Concerned that a "petty political fight" could jeopardize a contract that saved the Department of Water and Power more than $450 million in labor costs, more than half the Los Angeles City Council signed onto a motion Tuesday to broker a compromise between City Hall and the utility's union.
It's been eight months since Mayor Eric Garcetti, Controller Ron Galperin and City Attorney Mike Feuer subpoenaed the DWP's union, IBEW Local 18, to turn over financial records related to the Joint Training and Joint Safety institutes. For months, city leaders have demanded details about how the institutes spent ratepayer money. The two nonprofits are funded by the DWP to the tune of $4 million a year as part of a labor agreement. They are jointly operated by trustees appointed by the utility and union.
While the issue works its way through multiple legal challenges, the controller said he could not in good conscience make the $4 million payment owed to the trusts this year.
However, that decision ultimately rests with the city council, which says it will release the funds if 13 conditions are met. Those conditions include fiscal and performance audits, unfettered access to all trust documents and an end to all trust-related litigation. The payment would be held in an escrow account and could not be spent for 120 days, theoretically giving the controller enough time to complete an audit.
"There's no more time to waste on petty political fights," said Councilman Paul Krekorian. "We can't be sidetracked by petty political or labor issues when we have the serious business of fixing this water and electrical system."
The payment is owed as part of a multi-year labor contract agreed to in 2013. Withholding the annual payment could jeopardize the rest of the agreement, which created a new pension tier and withheld cost-of-living adjustments, saving the city $456 million over the life of the contract and as much as $5.2 billion over 30 years.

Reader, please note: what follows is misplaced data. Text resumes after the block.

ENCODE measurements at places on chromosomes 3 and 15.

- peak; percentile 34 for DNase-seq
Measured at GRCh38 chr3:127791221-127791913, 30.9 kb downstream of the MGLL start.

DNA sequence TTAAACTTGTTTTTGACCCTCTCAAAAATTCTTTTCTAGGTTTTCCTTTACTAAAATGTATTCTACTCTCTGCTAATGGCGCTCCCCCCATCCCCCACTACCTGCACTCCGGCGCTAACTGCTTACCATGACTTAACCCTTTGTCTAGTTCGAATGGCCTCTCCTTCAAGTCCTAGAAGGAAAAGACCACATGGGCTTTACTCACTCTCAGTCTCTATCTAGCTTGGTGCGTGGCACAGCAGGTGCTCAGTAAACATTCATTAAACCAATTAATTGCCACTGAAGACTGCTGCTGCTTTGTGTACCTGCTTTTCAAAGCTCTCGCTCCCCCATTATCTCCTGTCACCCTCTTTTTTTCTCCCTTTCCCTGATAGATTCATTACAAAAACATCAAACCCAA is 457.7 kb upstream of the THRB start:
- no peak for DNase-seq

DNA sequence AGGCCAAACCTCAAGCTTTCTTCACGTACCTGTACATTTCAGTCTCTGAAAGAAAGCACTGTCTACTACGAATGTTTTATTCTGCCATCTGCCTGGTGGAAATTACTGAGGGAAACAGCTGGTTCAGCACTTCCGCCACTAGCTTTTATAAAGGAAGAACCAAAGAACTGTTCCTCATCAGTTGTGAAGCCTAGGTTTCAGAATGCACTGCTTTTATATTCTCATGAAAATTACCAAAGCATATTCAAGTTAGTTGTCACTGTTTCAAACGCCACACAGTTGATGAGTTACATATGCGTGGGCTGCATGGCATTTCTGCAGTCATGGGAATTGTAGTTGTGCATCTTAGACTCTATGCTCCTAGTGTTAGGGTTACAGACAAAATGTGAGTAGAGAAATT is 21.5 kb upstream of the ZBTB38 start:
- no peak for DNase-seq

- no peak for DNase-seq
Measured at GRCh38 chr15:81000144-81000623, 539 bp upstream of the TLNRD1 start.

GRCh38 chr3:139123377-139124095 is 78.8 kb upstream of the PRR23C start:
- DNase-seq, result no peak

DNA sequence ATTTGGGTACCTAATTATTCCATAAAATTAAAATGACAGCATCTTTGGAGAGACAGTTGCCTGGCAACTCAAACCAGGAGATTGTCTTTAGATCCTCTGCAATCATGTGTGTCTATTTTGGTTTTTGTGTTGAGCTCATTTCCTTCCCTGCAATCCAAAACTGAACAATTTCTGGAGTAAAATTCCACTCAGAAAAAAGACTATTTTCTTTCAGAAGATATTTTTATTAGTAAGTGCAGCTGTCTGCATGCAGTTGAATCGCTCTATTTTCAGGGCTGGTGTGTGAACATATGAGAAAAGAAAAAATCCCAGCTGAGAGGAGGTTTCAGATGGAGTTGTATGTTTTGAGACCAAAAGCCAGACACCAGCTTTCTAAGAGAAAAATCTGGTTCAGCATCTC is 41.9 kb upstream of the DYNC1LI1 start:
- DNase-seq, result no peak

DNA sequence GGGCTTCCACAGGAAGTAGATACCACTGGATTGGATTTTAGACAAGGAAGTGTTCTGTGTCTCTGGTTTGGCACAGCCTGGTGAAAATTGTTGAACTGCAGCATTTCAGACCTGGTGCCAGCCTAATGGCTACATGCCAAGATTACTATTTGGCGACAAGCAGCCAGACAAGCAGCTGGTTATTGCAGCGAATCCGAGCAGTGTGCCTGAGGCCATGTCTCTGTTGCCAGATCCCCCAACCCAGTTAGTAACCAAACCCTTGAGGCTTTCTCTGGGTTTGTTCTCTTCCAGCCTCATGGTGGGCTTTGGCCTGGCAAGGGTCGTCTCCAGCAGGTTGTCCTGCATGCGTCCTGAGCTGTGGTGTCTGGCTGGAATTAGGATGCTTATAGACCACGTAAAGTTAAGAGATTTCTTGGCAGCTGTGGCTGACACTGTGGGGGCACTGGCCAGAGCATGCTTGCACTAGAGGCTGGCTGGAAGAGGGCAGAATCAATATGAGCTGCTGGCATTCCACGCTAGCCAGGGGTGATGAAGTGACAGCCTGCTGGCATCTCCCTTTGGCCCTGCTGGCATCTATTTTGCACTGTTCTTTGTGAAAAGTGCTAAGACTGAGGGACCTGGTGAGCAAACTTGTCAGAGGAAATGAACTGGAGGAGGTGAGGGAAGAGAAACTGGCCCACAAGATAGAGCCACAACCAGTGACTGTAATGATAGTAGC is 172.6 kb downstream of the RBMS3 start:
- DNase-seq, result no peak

"If we don't do this, there would be a move, we would suspect, to try to blow up the arrangement that we made," said Council President Herb Wesson.
Up until now, members of the Los Angeles City Council have remained largely mum on the ongoing fight between other City Hall officials and the DWP's union, though Wesson told KPCC back in May that "if it were me, I think I'd go about it a different way" than the mayor's strategy.
In a briefing with reporters, Councilman Bob Blumenfield said the council is "throwing a gauntlet down."
"It's about taking leadership," Blumenfield said. "We're going to take the bull by the horns. Take some leadership and help move the city and the city family forward because there's just too much at stake."
Council members said they had not spoken with union leader Brian D'Arcy about the motion. In a statement, D'Arcy said he is reviewing the proposal.
"The funding for the trusts comes from a 10- and 15-cent per hour contribution made to the trusts in lieu of IBEW members wages to improve safety and training on the job," D'Arcy said. "This funding for the trusts was recently upheld by both the city council and the mayor through the recent contract approved last year, which resulted in billions of dollars in savings for the city and ratepayers."
Asked whether he had talked to Garcetti, Wesson said "the mayor's been informed as to what we're going to do."
At an afternoon news conference, Garcetti said, "I'm glad to see the city council step forward with the same principles that myself, the city controller, city attorney and I think the public have demanded."
This post has been updated.